Tale of Two Jewish Towns on Shore

Lakewood Buzzes Back After Sandy, While Deal Stays in Dark

Storm Split: Sandy struck the entire Jersey Shore hard. But while one Jewish town is sputtering back to life, another still sits in the dark.
getty images
Storm Split: Sandy struck the entire Jersey Shore hard. But while one Jewish town is sputtering back to life, another still sits in the dark.

By Seth Berkman

Published November 05, 2012, issue of November 16, 2012.
  • Print
  • Share Share
  • Single Page

Amid the widespread devastation on New Jersey’s Atlantic Ocean shore following Hurricane Sandy, there was a tale of two Jewish towns as they each marked the sabbath.

In Deal, a borough of about 1,000 residents — most of them upper income Syrian Jews — the streets were eerily quiet as the Sabbath approached. Neither the beachfront mansions nor the kosher restaurants on Route 71 had had electricity since the storm four days earlier.

seth berkman

“It’s a ghost town,” said Ana Biton, who sought relief in the Synagogue of Deal because her power remained out. Early estimates had customers waiting more than a week for electricity to be restored.

Twenty miles south in Lakewood, life was vibrant but just as perilous for the close to 100,000 residents, a majority of them ultra-Orthodox Ashkenazi Jews. Power was coming back in patches; at Beth Medrash Govoha, one of the largest yeshivas in the world, electricity was on throughout the campus, and the sound of prayer reverberated through classrooms full of students. But two blocks away on Route 9, the main highway through town, stoplights were out and police were directing traffic, making driving dangerous at night.

The differences were products of the vagaries of the relief effort. But in Deal, few were taking their longer wait for relief stoically.

“We want to know why nothing is being done, and when we will see someone who can tell us anything,” said resident Lauren Dadoun, sitting in the Synagogue of Deal, one of the only buildings open in town, thanks to power provided from generators. More than 100 local residents had stopped in at various times since the storm to charge cell phones, tablets and other electronic devices, said Dadoun and others at the synagogue on the night of November 1. People came, too, they said, to regain the slightest sense of community, by talking with their neighbors.

Nearby, Dadoun ’s two-year-old son, Alexander, played with other children, while wearing an oversized pair of winter gloves. Dadoun said at night he needs a nebulizer; without power she was keeping him bundled up in blankets by a fireplace to keep warm in the unheated facility.

Looking at her son, Dadoun lamented, “Today it’s really cold. We’re not sleeping. We’re tired.”

Next door to the synagogue, kosher restaurants and markets were closed, their windows taped up and awnings missing after being blown off by the wind. Biton said she went to a Costco in a neighboring town and customers stood in line for hours to check out. Dadoun recalled how she saw a fist fight erupt over products in a Wegman’s.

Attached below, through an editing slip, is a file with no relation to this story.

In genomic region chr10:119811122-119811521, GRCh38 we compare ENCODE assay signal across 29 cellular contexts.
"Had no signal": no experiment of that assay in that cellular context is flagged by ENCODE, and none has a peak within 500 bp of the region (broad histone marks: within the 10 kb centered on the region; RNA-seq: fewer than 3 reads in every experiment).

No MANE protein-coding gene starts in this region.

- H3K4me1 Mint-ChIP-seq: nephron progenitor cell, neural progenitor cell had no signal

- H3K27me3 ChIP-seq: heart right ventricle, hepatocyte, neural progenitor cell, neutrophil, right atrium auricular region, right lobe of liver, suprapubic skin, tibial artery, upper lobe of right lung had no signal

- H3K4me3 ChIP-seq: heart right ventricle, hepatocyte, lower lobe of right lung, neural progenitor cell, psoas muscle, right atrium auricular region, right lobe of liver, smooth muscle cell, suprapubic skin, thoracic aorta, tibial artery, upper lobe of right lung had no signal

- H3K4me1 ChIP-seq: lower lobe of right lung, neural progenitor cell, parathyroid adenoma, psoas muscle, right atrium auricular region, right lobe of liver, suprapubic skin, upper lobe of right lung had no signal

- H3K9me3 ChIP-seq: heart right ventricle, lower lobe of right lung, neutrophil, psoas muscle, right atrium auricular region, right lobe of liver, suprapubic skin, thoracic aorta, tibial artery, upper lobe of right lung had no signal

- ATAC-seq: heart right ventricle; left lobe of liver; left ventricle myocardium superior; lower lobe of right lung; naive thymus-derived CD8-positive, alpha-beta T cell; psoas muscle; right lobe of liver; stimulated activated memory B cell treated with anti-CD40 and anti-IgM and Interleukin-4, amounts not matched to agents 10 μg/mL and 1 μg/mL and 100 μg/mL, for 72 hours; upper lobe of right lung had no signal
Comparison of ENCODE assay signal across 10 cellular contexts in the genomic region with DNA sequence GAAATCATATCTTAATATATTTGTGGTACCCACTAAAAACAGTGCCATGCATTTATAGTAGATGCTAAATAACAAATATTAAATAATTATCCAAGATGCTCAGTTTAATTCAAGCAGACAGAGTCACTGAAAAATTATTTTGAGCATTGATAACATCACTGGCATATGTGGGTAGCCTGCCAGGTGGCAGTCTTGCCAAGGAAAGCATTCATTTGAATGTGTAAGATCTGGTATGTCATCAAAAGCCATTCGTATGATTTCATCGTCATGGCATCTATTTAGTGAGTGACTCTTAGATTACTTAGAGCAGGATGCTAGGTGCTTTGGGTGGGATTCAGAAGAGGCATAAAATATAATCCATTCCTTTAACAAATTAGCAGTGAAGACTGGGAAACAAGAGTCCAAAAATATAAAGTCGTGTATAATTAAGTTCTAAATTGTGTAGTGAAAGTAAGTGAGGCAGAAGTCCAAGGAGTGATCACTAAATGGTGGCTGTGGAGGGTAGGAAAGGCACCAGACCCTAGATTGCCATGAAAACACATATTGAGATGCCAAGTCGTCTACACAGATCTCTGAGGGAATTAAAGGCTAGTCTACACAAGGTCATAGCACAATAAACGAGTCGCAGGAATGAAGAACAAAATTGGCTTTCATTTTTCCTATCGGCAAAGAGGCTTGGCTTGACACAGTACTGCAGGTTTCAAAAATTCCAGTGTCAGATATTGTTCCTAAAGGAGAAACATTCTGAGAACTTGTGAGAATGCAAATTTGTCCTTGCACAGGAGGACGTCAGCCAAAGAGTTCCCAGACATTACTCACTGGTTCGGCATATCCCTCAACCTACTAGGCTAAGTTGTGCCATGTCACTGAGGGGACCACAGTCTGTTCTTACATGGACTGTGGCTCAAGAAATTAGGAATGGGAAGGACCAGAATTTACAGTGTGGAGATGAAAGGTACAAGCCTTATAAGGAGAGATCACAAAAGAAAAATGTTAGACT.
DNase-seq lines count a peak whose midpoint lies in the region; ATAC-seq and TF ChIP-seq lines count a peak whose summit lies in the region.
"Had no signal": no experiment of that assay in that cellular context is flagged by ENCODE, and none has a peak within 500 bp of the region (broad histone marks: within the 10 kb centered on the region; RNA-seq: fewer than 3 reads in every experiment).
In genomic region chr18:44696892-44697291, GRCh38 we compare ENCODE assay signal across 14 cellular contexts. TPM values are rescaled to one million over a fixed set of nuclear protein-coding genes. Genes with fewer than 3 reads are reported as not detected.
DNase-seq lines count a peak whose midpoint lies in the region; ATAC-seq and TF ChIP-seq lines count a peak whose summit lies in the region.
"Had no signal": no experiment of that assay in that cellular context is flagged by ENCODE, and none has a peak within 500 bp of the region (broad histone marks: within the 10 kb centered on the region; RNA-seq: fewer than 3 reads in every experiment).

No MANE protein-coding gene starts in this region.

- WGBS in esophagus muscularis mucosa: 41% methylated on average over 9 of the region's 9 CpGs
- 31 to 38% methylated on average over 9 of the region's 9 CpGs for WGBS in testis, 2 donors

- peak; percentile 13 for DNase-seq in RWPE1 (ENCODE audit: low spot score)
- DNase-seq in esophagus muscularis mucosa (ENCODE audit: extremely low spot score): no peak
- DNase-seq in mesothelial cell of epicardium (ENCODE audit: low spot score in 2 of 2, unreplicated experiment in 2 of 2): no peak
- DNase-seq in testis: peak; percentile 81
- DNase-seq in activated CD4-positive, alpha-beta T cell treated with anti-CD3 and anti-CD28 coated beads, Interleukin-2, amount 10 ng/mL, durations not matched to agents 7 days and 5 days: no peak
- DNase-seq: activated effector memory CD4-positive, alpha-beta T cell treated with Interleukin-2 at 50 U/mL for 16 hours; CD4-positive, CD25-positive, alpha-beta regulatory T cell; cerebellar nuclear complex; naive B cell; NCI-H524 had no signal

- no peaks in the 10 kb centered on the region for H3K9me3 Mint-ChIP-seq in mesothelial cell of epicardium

When President Barack Obama and New Jersey Governor Chris Christie surveyed nearby Shore towns on October 31, two days after Sandy reached the Shore, the polarizing politicians from opposite parties were praised nationally for their unity. Those huddled inside the Synagogue of Deal were less impressed.


The Jewish Daily Forward welcomes reader comments in order to promote thoughtful discussion on issues of importance to the Jewish community. In the interest of maintaining a civil forum, The Jewish Daily Forwardrequires that all commenters be appropriately respectful toward our writers, other commenters and the subjects of the articles. Vigorous debate and reasoned critique are welcome; name-calling and personal invective are not. While we generally do not seek to edit or actively moderate comments, our spam filter prevents most links and certain key words from being posted and The Jewish Daily Forward reserves the right to remove comments for any reason.





Find us on Facebook!
  • Can you relate?
  • The Forverts' "Bintel Brief" advice column ran for more than 65 years. Now it's getting a second life — as a cartoon.
  • Half of this Hillel's members believe Jesus was the Messiah.
  • Vinyl isn't just for hipsters and hippies. Israeli photographer Eilan Paz documents the most astonishing record collections from around the world:http://jd.fo/g3IyM
  • Could Spider-Man be Jewish? Andrew Garfield thinks so.
  • Most tasteless video ever? A new video shows Jesus Christ dying at Auschwitz.
  • "It’s the smell that hits me first — musty, almost sweet, emanating from the green felt that cradles each piece of silver cutlery in its own place." Only one week left to submit! Tell us the story of your family's Jewish heirloom.
  • Mazel tov to Chelsea Clinton and Marc Mezvinsky!
  • If it's true, it's pretty terrifying news.
  • “My mom went to cook at the White House and all I got was this tiny piece of leftover raspberry ganache."
  • Planning on catching "Fading Gigolo" this weekend? Read our review.
  • A new initiative will spend $300 million a year towards strengthening Israel's relationship with the Diaspora. http://jd.fo/q3Iaj Is this money spent wisely?
  • Lusia Horowitz left pre-state Israel to fight fascism in Spain — and wound up being captured by the Nazis and sent to die at Auschwitz. Share her remarkable story — told in her letters.
  • Vered Guttman doesn't usually get nervous about cooking for 20 people, even for Passover. But last night was a bit different. She was cooking for the Obamas at the White House Seder.
  • from-cache

Would you like to receive updates about new stories?




















We will not share your e-mail address or other personal information.

Already subscribed? Manage your subscription.